There are also large, and one gigantic, stuffed animal heads on the walls. All three of them donated. Two by men whose wives wouldn’t let them hang them in their own homes according to Bugica.

“Things just show up here organically,” Bugica said of the Elk. “That one showed up in a huge packing crate.”

The head with the most personal meaning for Bugica is the one in the restroom. A neighbor who he was close to as a child shot the mule deer. He was very special family friend Bugica went hunting with as a boy.

When the neighbor died young, Bugica’s brother wanted the deer. Then The Gun Club and Lounge opened, and his brother thought it belonged at the bar. All of the heads speak to Bugica’s beliefs about hunting.

“From start to finish, you should use the whole animal,” he said. “You don’t throw anything away.”

In addition to a full bar, a selection of seasonally changing cocktails is always on the menu. Each created by Adam Welch, the bar manager. Welch comes to the Gun Club with bartending experience from Press, Barndiva, Cyrus and the Goose and the Gander.

“We strive to make them simple and refreshing with local ingredients,” Welch said. “None of the featured cocktails uses the same liquor. We always have a super classic Italian Negroni cocktail on tap.”

The Thai Fighter with Old Forester 100, gum syrup, housemade black Thai tea, Fernet Branca, allspice dram and sweetened condensed milk won a Bay Area cocktail competition. Taking second at another competition was The Shogun featuring Charbay Green Tea Vodka, fennel seed liqueur, egg white, coconut, lime and sake. New is the Kimono Dropper, a cocktail of cucumber-infused vodka, satsuma mandarin liqueur, shochu, yuza, lemon, sesame and soda.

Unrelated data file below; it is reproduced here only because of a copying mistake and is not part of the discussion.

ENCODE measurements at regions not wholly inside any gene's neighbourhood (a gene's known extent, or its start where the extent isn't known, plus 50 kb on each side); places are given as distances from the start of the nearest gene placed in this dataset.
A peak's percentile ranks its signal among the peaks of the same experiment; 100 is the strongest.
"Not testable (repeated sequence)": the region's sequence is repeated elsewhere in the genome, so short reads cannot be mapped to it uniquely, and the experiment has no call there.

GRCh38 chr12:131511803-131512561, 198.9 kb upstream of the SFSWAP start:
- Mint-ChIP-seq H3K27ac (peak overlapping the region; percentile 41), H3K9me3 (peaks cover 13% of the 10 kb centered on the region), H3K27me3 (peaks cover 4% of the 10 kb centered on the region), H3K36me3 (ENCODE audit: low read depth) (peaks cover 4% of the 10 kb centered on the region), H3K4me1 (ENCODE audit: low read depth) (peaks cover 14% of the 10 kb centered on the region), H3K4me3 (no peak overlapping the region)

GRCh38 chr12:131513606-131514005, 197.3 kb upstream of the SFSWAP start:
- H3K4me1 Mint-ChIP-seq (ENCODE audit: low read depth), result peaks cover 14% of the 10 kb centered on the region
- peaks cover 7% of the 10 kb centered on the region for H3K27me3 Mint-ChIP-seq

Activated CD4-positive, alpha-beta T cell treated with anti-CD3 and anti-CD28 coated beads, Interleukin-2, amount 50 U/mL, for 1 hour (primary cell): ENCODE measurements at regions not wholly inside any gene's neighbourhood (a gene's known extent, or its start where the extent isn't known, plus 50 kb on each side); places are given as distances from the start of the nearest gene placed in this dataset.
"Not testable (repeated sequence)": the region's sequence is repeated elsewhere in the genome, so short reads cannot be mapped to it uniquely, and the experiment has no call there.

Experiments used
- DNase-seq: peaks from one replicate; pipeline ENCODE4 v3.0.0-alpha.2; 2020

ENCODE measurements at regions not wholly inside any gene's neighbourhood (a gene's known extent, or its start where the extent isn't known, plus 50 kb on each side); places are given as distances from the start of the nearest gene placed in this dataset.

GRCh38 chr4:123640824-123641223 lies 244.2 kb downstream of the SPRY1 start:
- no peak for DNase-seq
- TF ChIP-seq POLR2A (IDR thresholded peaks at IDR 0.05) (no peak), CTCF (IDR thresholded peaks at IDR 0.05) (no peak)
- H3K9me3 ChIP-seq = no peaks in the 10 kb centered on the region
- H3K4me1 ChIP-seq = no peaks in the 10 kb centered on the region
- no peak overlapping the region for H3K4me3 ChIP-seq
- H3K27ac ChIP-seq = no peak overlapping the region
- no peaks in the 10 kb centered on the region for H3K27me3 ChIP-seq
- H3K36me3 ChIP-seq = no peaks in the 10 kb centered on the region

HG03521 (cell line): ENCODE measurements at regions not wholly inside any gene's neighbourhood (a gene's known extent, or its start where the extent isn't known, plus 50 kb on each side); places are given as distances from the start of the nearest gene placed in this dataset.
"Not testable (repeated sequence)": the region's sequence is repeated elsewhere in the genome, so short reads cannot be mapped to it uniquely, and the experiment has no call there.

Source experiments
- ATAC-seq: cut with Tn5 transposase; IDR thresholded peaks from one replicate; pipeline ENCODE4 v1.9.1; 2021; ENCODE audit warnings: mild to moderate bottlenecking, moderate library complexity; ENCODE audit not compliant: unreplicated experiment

A large selection of sake and shoghu made from sweet potato, barley and rice are served. There is a wide selection of craft beers by the bottle and on tap, Asian beers and a wine selection by bottle and glass that includes local, California and international selections.

Although they share a kitchen, the food from Diavola is not served in the Gun Club.

“My fetish cooking is on the menu,” Bugica said. “It has a lot of my Japanese, Chinese, Asian dishes. It’s a smaller, super seasonal menu.”

The bar bites menu includes: Miso Ribeye Skewers of sticky rice, Fresno chili, green onions, olive oil and lemon for $12; Korean Tacos of marinated beef, pork and shrimp, kimchi, white cheddar, cilantro, sesame and kewpie mayo for $8; Cochinita Pibil, a citrus marinated pork shoulder and fried oyster served with salsa and fresh tortillas for $18, The Geyserville Gun Club Tijuana Dog combining bacon, jalapeno and fried onion, pickled pineapple and cheddar, pico de gallo and secret sauce for $12 and the General Tso or Spicy Chinese Chicken Wings for $12.

Changing daily are featured Sliders of the Day, Crudo and a Ramen Bowl in addition to nightly Blue Plate Specials. The Impossible Burger is served with caramelized onions, pickles, a secret sauce and French fries for $18. There is a Macro Bowl with pickled greens, pumpkin seeds, Quinoa, green onions, bean sprouts and mustard seeds for $14.

“Geyserville now has night and day fun,” Bugica said. “A full night life. It’s a cozy escape.”